UCLA rivalry moment No. 1: 13-9

Shelly Castellano/Icon SMI

Bruins fans celebrate with players after UCLA beat USC, 13-9, on Dec. 2, 2006.

Every day this week, we'll spotlight a major moment for the Bruins in their rivalry with USC.

Some may remember Eric McNeal’s interception inside the red zone. Others may remember Rey Maualuga’s vicious blow to Patrick Cowan.

Everyone remembers the final score.

The 2006 version of the UCLA-USC rivalry produced several memorable moments and one of the biggest upsets in the history of the rivalry, and because of those things it also produced of the most unforgettable final scores in the history of Los Angeles sports: 13-9.

UCLA, supposedly undermanned and outclassed against the No. 2 Trojans, stymied a potent USC offense for most of the game and got a late game-saving interception by McNeal as the Trojans drove to the UCLA 18 with a minute, 10 seconds to play.

The stunning victory prevented USC from advancing to the BCS Championship game, ended USC’s seven-game win streak against UCLA, made McNeal a Westwood folk hero and etched into infamy that famous final score.

“I can’t say we knew at the time how big that game would be, but looking back and the way the game ended and what it meant for them, it means a lot more,” McNeal said this week. “It’s always a big game against USC but that one seems to be bigger as time goes on.”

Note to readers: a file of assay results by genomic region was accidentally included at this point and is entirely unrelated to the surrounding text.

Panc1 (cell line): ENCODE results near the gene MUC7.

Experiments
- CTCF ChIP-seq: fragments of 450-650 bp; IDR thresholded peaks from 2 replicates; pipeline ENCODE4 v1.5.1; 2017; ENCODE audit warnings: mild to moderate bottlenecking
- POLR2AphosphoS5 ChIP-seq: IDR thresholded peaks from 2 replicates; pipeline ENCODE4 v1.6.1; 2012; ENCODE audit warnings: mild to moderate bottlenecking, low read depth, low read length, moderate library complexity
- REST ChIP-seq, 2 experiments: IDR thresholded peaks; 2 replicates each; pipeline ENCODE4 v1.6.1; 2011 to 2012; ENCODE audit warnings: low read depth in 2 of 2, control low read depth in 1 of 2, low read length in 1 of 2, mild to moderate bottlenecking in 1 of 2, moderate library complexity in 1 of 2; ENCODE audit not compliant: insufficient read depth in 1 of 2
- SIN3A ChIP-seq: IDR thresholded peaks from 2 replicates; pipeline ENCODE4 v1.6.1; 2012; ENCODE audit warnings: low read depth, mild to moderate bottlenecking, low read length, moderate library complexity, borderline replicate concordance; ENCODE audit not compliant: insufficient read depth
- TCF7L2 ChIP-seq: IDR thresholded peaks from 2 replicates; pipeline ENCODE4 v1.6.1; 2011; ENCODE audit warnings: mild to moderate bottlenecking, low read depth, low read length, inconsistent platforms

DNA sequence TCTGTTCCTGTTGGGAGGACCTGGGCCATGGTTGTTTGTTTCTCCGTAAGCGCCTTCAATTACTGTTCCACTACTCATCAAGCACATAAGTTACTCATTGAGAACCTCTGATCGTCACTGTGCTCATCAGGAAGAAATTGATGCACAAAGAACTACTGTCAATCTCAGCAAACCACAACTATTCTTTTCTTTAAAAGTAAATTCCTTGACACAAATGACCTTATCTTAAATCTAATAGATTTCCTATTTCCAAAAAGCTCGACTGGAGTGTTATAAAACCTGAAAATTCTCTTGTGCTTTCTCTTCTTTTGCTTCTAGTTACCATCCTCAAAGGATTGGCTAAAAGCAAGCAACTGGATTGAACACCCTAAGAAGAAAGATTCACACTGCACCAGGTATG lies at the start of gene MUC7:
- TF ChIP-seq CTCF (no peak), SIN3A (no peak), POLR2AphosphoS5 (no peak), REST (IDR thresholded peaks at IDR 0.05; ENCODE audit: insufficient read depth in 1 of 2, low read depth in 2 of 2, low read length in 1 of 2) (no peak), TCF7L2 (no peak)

UCLA fans printed T-shirts, flags and signs that read simply “13-9.” A favorite joke among Bruins fans asked “What is UCLA’s favorite time of day?” The answer: “8:47, because it’s thirteen to nine.” To this day, the game is known around Westwood simply as 13-9.

The Bruins entered that game with little to play for other than the chance to knock USC out of the national title picture. They were 6-5 while the Trojans won the 2004 national title, had played in the 2005 national championship game and were odds-on favorites to roll past UCLA and play in the championship game for the third consecutive year. It wasn’t to be.

The Bruins used an aggressive, blitzing defense to hold a potent USC offense at bay. The Trojans finished that season No. 18 in the nation in scoring at 30.5 points per game and had rolled their previous four opponents by a combined score of 144-43. Against UCLA, they got inside the UCLA red zone only twice.

“I just remember how we dominated their offense,” McNeal said. “They weren’t able to move the ball on us.”

At least not until late in the fourth quarter.

After Maualuga crushed Cowan on a third-down scramble, UCLA punted and USC took possession trailing, 13-9, with 5:52 to play. The Trojans drove 53 yards to the UCLA 18 and, facing a third and four, Trojans quarterback John David Booty dropped back to pass. McNeal started to blitz, but stopped.

Booty threw a pass in McNeal’s direction and McNeal raised his hands, tipped the pass with his left hand and then quickly spun around, dove and snatched the ball out of the air just before it hit the ground, preserving the upset and leaving UCLA’s eight-game win streak over USC from 1991-98 as the longest in the series.

“We knew we were better than them that year,” McNeal said. “They had a good record and everything, but we had a good defense and we knew if we executed our game plan we would be successful.”